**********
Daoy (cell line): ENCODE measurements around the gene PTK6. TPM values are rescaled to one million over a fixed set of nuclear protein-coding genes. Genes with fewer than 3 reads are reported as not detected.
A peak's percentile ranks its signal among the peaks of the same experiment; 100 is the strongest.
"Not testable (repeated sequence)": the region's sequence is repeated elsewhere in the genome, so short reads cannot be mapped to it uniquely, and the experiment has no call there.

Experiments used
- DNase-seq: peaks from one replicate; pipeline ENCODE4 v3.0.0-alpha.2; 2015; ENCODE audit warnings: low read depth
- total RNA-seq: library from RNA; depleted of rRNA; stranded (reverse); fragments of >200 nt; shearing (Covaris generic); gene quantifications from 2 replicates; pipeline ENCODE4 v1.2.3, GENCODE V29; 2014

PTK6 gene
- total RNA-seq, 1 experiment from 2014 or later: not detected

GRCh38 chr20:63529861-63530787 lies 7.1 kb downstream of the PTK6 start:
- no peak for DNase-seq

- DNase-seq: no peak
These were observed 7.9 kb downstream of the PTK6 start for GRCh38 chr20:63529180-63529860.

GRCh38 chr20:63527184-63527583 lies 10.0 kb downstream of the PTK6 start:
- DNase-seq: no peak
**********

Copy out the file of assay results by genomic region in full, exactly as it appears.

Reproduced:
Daoy (cell line): ENCODE measurements around the gene PTK6. TPM values are rescaled to one million over a fixed set of nuclear protein-coding genes. Genes with fewer than 3 reads are reported as not detected.
A peak's percentile ranks its signal among the peaks of the same experiment; 100 is the strongest.
"Not testable (repeated sequence)": the region's sequence is repeated elsewhere in the genome, so short reads cannot be mapped to it uniquely, and the experiment has no call there.

Experiments used
- DNase-seq: peaks from one replicate; pipeline ENCODE4 v3.0.0-alpha.2; 2015; ENCODE audit warnings: low read depth
- total RNA-seq: library from RNA; depleted of rRNA; stranded (reverse); fragments of >200 nt; shearing (Covaris generic); gene quantifications from 2 replicates; pipeline ENCODE4 v1.2.3, GENCODE V29; 2014

PTK6 gene
- total RNA-seq, 1 experiment from 2014 or later: not detected

GRCh38 chr20:63529861-63530787 lies 7.1 kb downstream of the PTK6 start:
- no peak for DNase-seq

- DNase-seq: no peak
These were observed 7.9 kb downstream of the PTK6 start for GRCh38 chr20:63529180-63529860.

GRCh38 chr20:63527184-63527583 lies 10.0 kb downstream of the PTK6 start:
- DNase-seq: no peak